The Woman with the Scar
The first colleague I met at GyanDeep was a woman, about a decade older, who joined at the same time as me. A wide scar covered the left side of her neck like an ugly gray scarf. She was petite and attractive and always wore a smug, self-satisfied expression. We got to know each other vaguely and shared coffee and casual conversation.
To celebrate the signing of a large project, the company arranged a surprise for us. A hamper of Belgian chocolates was placed in each cubicle before we reached the office. Finding my cubicle empty, I looked round. Then I heard her loud voice from within the labyrinth of teal-grey cubicles.
‘See, I took Siddharth’s hamper.’
There was a giggling sound.
‘What if he finds out?’ someone asked.
‘Like I care. The wimp will not have the nerve to ask me for it.’
More giggles, which were subsequently muffled.
If she had merely stolen my hamper, I would have dismissed it as petty theft. If she had asked me for it or snatched it from my hand, I would have willingly given it to her as a friend. What hurt me deeply was her pathetic attitude to me. However, what made me really cringe was the fact that the bitch was right. I did not have the courage to ask her about it and just continued to seethe with impotent resentment. To stand up for yourself when you are depressed is one of the toughest things you can do.
The Cantankerous Bastard
The cantankerous bastard (CB) would have made an interesting subject for psychoanalysts. CB was the office bully who acted as though he was a hero and perhaps actually believed himself to be one, notwithstanding his hyena-like visage, sly, yellow eyes that showed his ratty soul, and his lecherous hands that groped the good-looking man or woman who happened to come near him. I was put in the same team as him for a miserable three months.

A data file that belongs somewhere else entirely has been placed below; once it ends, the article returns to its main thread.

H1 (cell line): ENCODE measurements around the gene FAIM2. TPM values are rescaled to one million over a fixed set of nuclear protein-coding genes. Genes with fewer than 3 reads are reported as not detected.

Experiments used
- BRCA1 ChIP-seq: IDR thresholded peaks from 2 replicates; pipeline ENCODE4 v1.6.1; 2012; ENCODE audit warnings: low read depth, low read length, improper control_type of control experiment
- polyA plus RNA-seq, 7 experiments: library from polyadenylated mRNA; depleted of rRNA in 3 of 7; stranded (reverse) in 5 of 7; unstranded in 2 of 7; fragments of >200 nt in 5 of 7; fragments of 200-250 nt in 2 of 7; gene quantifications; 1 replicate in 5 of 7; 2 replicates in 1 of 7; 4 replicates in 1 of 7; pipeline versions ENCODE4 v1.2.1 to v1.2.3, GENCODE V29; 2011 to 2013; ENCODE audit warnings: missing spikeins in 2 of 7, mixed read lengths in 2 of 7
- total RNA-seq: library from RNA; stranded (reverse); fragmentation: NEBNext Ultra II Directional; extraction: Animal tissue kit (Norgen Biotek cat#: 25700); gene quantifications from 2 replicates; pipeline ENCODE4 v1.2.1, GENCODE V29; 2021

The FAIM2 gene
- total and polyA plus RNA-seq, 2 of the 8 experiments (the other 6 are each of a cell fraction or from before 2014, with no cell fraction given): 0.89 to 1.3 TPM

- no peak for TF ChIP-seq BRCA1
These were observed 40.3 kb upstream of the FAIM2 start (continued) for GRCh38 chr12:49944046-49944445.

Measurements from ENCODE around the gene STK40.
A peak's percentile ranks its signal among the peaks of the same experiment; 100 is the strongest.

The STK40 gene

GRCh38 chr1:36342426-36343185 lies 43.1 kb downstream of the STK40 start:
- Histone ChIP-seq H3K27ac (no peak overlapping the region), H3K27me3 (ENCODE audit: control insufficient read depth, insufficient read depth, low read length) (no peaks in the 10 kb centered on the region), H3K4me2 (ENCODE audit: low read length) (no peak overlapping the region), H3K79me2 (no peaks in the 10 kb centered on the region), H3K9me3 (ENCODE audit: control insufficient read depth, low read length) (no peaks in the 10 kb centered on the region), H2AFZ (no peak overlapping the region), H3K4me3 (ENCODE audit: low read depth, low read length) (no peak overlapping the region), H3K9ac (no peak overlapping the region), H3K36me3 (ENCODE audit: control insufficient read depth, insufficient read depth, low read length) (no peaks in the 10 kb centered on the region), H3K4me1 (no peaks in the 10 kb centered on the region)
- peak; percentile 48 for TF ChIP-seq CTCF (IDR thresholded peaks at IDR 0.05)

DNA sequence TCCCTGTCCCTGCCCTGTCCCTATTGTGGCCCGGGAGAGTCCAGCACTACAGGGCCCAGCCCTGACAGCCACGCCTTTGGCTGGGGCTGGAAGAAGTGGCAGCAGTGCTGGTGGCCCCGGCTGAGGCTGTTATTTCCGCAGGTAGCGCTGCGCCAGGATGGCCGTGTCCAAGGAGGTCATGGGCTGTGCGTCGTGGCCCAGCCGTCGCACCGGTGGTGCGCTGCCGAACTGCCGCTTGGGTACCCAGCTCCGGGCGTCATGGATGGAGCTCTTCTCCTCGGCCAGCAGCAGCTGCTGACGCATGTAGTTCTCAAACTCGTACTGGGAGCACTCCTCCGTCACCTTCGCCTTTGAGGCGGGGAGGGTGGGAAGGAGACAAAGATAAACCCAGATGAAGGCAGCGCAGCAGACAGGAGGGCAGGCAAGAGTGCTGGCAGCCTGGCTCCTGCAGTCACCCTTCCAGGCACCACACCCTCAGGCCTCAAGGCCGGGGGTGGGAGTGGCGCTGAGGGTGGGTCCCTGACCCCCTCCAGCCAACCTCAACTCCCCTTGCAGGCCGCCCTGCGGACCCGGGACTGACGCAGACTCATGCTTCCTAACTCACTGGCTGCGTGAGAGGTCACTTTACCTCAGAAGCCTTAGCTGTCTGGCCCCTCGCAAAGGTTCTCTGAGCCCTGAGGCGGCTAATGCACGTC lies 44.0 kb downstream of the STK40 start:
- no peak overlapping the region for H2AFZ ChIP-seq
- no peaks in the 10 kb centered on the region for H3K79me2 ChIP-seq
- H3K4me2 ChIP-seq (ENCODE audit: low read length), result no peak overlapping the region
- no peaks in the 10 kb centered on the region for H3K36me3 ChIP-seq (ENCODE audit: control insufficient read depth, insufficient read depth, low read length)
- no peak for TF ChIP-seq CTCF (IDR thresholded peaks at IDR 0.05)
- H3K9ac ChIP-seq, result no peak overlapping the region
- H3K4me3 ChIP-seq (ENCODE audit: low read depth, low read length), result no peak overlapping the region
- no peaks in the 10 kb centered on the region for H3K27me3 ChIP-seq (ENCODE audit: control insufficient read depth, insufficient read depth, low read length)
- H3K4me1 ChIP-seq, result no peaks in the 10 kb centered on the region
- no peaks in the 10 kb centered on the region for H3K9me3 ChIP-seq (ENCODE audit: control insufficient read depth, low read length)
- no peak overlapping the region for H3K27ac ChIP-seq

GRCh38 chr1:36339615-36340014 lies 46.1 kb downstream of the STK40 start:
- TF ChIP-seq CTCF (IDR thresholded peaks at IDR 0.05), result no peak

CB attacked everyone, hitting people where they were weakest. His biggest assets were his capacity for empty sarcasm and his background as a student politician. The others avoided him or snubbed him when he annoyed them, at which point he would subside like a whipped dog, wiping away the traces of bullshit that dripped like drool from his mouth. Weak as I was, I was easy prey. CB grew obsessed with me. He would poke at me with sharp words, paw me and do everything possible to provoke me. He would praise me one moment and put me down the next, prying into my work and loudly discussing, with anyone who would listen, how my work was not up to the mark. The last straw was when he sent a prank email in my name to the manager. Wary of confronting him, I sent him a one-line email asking him to stop harassing me. His response was to send a long rant abusing me, with blind copies to the entire team.
I should have forwarded the mail to the manager and to the head of HR with a copy to the CEO. Instead, I sat crying over a cup of coffee in the pantry where a colleague, who had also been his classmate, found me. She lent me a sympathetic ear as I told her everything.
‘Was he such a big shot in college?’ I asked her. ‘He said that his classmates were wont to place him on a throne.’
She burst out laughing.
‘Indeed. He was a small-time campus politician, the chairman of some student party. But, other than a few guys involved in power games, no one gave a damn about him.’
‘He is so obnoxious. How did you people stand him?’
‘How do you treat a street dog that barks at you? Throw a stone at him; he will subside and never bother you again. The girls in our class called him ‘street dog’ for this reason, at which he would obligingly bark at them. He just picks on whoever tolerates his nonsense. He once called me ‘fat girl’ in front of the rest of the class. I looked straight at him and said, “I am fat and you are ugly; I can always get in shape but what about you?” You should have seen his face when the others stopped laughing.’
The next day, when CB began to pick on me, I stood up and stared into his eyes. Then I told him in a firm voice not to use such language with me again.
Would you believe it, Chinmay? He reacted exactly as our colleague had said. He instantly apologized in a subdued voice and returned to his cubicle, slinking away like a street dog with its tail between its legs.
This technique works on most bullies, but you need to find the strength to use it.
Book Excerpt: ‘The Reengineers’ by Indu Muralidharan – Excerpted with permission from Harper Collins India